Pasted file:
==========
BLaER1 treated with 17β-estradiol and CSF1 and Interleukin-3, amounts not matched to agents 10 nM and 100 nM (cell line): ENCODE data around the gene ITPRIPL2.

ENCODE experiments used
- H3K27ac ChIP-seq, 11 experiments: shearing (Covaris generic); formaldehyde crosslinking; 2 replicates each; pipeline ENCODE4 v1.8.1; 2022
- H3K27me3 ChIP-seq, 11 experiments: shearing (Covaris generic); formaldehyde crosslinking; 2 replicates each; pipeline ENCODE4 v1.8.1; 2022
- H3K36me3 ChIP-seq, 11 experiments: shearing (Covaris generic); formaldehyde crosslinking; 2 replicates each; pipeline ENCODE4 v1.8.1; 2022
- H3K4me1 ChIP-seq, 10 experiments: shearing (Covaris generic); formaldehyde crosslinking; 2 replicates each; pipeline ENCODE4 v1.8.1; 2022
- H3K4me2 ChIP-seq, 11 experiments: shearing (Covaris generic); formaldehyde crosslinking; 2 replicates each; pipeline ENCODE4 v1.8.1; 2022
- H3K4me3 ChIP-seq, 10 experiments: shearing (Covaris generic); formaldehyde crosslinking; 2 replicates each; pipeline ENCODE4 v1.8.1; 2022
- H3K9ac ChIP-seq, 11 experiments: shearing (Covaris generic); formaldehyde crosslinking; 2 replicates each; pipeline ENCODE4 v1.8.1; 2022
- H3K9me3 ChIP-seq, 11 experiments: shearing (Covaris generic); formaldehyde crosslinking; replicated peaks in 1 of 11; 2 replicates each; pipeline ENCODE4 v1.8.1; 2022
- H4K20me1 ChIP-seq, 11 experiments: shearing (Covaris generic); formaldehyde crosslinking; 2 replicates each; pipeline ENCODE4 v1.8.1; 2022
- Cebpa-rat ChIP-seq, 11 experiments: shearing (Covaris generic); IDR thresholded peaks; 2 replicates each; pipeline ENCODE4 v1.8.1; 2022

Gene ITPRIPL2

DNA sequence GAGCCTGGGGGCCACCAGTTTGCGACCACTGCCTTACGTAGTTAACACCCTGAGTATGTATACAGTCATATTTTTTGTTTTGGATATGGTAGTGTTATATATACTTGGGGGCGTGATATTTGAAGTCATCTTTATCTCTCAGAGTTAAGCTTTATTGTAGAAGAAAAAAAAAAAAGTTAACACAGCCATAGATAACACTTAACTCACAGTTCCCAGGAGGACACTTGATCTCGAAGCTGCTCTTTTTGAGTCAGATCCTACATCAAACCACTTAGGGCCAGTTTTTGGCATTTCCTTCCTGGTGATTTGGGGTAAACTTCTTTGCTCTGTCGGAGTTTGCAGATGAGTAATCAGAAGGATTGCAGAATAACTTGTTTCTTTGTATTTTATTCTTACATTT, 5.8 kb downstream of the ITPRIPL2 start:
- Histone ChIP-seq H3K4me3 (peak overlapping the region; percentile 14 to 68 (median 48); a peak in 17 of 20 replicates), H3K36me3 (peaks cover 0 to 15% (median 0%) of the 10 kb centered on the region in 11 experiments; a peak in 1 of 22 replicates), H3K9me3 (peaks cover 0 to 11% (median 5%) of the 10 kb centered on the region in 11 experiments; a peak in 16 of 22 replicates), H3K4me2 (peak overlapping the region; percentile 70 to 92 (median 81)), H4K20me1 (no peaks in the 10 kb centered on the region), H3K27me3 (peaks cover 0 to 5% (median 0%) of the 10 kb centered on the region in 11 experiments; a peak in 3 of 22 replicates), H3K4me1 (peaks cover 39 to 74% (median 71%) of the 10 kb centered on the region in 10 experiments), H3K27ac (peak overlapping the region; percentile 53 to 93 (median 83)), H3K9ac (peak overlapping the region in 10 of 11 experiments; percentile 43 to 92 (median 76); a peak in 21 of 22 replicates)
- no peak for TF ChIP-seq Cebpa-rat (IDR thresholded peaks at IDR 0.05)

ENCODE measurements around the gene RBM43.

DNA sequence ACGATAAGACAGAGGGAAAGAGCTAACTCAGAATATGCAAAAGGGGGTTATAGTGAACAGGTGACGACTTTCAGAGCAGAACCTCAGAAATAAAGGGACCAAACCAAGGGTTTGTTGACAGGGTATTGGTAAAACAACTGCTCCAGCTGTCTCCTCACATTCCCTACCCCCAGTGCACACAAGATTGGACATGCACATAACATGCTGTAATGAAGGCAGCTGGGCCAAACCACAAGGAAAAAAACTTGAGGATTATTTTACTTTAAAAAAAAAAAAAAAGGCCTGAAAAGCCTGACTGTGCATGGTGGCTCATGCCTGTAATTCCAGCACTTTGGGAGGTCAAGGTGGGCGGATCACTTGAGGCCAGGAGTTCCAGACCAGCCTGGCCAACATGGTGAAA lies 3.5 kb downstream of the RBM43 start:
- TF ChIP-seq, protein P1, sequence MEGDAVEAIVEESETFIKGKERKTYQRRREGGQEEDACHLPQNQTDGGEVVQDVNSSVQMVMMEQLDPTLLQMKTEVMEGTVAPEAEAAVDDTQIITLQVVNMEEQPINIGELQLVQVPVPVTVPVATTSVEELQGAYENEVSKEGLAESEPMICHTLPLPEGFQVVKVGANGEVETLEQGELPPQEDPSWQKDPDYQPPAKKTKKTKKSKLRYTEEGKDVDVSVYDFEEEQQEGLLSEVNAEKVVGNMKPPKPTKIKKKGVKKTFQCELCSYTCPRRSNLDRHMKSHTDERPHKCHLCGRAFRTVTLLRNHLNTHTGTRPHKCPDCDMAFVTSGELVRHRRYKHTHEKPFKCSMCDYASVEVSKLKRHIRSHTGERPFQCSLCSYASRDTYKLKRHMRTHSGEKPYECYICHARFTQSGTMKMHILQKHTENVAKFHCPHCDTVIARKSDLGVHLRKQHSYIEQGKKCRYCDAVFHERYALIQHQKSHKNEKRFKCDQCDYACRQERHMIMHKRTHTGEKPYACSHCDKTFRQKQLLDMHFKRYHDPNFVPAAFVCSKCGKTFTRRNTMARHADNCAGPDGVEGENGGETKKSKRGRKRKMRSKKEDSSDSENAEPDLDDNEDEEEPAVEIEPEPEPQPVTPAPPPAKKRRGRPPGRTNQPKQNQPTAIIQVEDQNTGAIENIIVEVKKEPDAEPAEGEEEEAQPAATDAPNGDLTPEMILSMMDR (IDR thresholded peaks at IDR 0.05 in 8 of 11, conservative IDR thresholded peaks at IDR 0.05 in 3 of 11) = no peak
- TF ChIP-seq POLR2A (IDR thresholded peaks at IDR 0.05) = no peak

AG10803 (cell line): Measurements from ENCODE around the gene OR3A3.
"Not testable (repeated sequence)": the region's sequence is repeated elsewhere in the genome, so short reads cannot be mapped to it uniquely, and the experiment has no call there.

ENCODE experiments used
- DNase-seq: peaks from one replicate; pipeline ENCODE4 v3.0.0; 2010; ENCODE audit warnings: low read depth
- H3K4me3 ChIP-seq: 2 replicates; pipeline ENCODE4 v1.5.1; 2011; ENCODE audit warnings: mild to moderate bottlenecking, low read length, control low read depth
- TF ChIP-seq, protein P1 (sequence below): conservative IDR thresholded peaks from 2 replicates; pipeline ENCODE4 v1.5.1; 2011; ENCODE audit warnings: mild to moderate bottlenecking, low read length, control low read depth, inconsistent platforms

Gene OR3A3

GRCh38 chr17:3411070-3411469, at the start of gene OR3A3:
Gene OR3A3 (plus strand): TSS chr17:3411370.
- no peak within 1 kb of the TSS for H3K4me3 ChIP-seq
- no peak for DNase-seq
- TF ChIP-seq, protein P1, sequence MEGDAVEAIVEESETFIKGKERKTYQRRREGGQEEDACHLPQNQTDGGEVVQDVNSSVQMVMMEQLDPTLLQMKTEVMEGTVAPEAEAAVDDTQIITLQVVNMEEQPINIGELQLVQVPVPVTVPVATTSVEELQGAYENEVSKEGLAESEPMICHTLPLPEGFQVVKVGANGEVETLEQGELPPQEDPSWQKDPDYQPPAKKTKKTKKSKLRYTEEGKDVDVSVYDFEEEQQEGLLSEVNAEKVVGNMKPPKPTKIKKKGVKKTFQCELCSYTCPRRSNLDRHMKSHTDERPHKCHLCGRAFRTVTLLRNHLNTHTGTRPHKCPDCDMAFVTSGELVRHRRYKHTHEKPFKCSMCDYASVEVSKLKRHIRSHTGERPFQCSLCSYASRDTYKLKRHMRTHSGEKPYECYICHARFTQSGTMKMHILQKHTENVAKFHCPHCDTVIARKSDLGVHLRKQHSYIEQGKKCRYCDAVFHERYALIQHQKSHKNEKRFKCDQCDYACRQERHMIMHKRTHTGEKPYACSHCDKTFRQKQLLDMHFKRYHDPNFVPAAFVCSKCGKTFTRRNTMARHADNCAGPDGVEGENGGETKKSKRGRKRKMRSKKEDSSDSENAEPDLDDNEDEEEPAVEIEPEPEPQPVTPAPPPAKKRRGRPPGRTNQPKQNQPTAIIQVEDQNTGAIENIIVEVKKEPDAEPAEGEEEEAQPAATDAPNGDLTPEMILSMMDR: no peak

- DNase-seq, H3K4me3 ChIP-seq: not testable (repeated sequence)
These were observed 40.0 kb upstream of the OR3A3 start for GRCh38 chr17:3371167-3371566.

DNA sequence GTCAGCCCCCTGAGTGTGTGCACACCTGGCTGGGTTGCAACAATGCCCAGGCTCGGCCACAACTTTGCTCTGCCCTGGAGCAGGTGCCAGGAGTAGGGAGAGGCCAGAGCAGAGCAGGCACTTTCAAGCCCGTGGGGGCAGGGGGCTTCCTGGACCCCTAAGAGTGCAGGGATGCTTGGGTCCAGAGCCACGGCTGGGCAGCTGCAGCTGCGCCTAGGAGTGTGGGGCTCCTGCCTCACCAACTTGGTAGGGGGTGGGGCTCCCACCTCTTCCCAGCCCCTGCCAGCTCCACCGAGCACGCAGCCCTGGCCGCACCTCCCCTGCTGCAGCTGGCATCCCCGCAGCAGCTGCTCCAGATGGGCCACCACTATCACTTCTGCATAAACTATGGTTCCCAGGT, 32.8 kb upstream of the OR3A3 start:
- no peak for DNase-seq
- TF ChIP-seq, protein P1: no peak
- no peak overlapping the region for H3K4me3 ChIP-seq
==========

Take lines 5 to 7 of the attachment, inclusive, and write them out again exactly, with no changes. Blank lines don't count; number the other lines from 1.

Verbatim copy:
- H3K36me3 ChIP-seq, 11 experiments: shearing (Covaris generic); formaldehyde crosslinking; 2 replicates each; pipeline ENCODE4 v1.8.1; 2022
- H3K4me1 ChIP-seq, 10 experiments: shearing (Covaris generic); formaldehyde crosslinking; 2 replicates each; pipeline ENCODE4 v1.8.1; 2022
- H3K4me2 ChIP-seq, 11 experiments: shearing (Covaris generic); formaldehyde crosslinking; 2 replicates each; pipeline ENCODE4 v1.8.1; 2022